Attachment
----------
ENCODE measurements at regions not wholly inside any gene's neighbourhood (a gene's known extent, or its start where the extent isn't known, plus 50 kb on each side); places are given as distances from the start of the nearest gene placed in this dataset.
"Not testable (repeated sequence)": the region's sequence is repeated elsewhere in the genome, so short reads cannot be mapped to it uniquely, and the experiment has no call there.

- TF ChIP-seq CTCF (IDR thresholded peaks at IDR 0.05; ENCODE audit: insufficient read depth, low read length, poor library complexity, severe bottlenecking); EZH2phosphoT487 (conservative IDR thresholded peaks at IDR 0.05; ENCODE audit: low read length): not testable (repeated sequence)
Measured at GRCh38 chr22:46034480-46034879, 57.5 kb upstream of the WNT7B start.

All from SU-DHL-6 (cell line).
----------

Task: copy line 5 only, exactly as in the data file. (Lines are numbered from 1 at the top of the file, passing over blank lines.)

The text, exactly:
All from SU-DHL-6 (cell line).